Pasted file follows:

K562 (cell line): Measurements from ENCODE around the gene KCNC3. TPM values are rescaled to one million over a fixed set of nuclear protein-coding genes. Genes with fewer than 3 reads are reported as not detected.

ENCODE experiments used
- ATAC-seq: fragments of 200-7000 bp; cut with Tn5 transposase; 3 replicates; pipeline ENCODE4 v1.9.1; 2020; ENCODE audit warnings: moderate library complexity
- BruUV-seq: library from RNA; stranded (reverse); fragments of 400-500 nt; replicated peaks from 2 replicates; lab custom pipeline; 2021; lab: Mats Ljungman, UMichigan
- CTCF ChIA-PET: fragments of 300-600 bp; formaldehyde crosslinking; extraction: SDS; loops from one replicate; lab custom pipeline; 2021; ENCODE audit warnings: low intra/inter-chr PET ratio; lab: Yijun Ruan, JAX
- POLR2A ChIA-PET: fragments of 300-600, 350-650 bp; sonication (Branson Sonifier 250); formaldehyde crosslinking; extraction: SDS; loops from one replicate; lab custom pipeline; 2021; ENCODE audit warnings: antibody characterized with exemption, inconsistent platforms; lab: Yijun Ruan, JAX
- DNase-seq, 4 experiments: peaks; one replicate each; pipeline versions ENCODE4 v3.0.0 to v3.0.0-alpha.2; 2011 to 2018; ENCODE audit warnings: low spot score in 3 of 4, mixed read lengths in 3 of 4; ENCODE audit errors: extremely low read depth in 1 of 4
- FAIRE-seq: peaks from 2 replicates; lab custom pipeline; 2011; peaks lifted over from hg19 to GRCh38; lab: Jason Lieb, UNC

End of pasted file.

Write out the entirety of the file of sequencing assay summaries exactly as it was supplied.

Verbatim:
K562 (cell line): Measurements from ENCODE around the gene KCNC3. TPM values are rescaled to one million over a fixed set of nuclear protein-coding genes. Genes with fewer than 3 reads are reported as not detected.

ENCODE experiments used
- ATAC-seq: fragments of 200-7000 bp; cut with Tn5 transposase; 3 replicates; pipeline ENCODE4 v1.9.1; 2020; ENCODE audit warnings: moderate library complexity
- BruUV-seq: library from RNA; stranded (reverse); fragments of 400-500 nt; replicated peaks from 2 replicates; lab custom pipeline; 2021; lab: Mats Ljungman, UMichigan
- CTCF ChIA-PET: fragments of 300-600 bp; formaldehyde crosslinking; extraction: SDS; loops from one replicate; lab custom pipeline; 2021; ENCODE audit warnings: low intra/inter-chr PET ratio; lab: Yijun Ruan, JAX
- POLR2A ChIA-PET: fragments of 300-600, 350-650 bp; sonication (Branson Sonifier 250); formaldehyde crosslinking; extraction: SDS; loops from one replicate; lab custom pipeline; 2021; ENCODE audit warnings: antibody characterized with exemption, inconsistent platforms; lab: Yijun Ruan, JAX
- DNase-seq, 4 experiments: peaks; one replicate each; pipeline versions ENCODE4 v3.0.0 to v3.0.0-alpha.2; 2011 to 2018; ENCODE audit warnings: low spot score in 3 of 4, mixed read lengths in 3 of 4; ENCODE audit errors: extremely low read depth in 1 of 4
- FAIRE-seq: peaks from 2 replicates; lab custom pipeline; 2011; peaks lifted over from hg19 to GRCh38; lab: Jason Lieb, UNC